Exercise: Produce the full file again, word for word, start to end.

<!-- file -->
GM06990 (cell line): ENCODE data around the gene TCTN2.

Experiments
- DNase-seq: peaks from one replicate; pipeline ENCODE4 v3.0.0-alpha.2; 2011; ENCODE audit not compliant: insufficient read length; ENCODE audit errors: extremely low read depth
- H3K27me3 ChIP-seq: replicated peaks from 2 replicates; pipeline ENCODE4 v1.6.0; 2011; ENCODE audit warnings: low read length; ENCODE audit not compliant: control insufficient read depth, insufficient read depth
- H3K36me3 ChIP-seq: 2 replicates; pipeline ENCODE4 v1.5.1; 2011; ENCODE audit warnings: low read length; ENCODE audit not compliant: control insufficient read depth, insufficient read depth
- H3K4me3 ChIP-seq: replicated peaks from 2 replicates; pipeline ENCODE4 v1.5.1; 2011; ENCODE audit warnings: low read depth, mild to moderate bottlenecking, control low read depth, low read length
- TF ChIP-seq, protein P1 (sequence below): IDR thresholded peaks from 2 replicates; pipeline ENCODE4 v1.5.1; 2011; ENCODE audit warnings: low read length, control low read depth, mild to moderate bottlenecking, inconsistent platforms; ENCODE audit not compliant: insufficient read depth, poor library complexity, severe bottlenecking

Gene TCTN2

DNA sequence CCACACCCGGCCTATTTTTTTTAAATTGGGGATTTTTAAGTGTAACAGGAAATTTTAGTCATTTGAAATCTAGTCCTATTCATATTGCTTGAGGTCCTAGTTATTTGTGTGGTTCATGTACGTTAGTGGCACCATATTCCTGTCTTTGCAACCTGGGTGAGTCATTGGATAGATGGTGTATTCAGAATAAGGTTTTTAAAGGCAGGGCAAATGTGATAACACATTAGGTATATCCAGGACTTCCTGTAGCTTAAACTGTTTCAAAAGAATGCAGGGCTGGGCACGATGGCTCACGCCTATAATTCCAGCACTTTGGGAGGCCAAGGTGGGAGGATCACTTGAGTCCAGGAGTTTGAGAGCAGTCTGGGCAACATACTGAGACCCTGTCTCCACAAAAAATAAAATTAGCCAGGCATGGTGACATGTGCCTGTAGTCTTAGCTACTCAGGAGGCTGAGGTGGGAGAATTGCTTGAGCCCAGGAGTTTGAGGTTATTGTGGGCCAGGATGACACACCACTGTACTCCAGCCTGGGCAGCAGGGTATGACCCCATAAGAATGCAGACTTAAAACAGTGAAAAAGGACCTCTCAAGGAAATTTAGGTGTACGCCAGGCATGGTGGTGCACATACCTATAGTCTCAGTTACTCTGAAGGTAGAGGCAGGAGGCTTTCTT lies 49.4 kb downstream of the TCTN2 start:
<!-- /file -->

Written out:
GM06990 (cell line): ENCODE data around the gene TCTN2.

Experiments
- DNase-seq: peaks from one replicate; pipeline ENCODE4 v3.0.0-alpha.2; 2011; ENCODE audit not compliant: insufficient read length; ENCODE audit errors: extremely low read depth
- H3K27me3 ChIP-seq: replicated peaks from 2 replicates; pipeline ENCODE4 v1.6.0; 2011; ENCODE audit warnings: low read length; ENCODE audit not compliant: control insufficient read depth, insufficient read depth
- H3K36me3 ChIP-seq: 2 replicates; pipeline ENCODE4 v1.5.1; 2011; ENCODE audit warnings: low read length; ENCODE audit not compliant: control insufficient read depth, insufficient read depth
- H3K4me3 ChIP-seq: replicated peaks from 2 replicates; pipeline ENCODE4 v1.5.1; 2011; ENCODE audit warnings: low read depth, mild to moderate bottlenecking, control low read depth, low read length
- TF ChIP-seq, protein P1 (sequence below): IDR thresholded peaks from 2 replicates; pipeline ENCODE4 v1.5.1; 2011; ENCODE audit warnings: low read length, control low read depth, mild to moderate bottlenecking, inconsistent platforms; ENCODE audit not compliant: insufficient read depth, poor library complexity, severe bottlenecking

Gene TCTN2

DNA sequence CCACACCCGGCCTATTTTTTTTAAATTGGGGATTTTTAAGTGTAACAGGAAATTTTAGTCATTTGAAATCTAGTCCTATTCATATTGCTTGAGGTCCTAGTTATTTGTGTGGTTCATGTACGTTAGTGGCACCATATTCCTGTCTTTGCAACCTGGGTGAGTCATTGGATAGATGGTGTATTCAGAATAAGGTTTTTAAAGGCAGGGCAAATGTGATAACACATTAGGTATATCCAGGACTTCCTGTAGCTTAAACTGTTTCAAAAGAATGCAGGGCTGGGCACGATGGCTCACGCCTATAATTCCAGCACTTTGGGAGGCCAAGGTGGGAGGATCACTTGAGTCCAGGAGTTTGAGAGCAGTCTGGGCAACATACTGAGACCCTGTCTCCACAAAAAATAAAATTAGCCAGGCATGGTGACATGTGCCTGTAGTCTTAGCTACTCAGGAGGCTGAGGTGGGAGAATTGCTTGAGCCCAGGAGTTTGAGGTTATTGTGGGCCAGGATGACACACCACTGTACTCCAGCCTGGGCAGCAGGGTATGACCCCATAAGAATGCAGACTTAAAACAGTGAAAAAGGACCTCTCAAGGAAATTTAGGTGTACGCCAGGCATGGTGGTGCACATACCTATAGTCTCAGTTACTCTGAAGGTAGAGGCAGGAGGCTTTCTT lies 49.4 kb downstream of the TCTN2 start: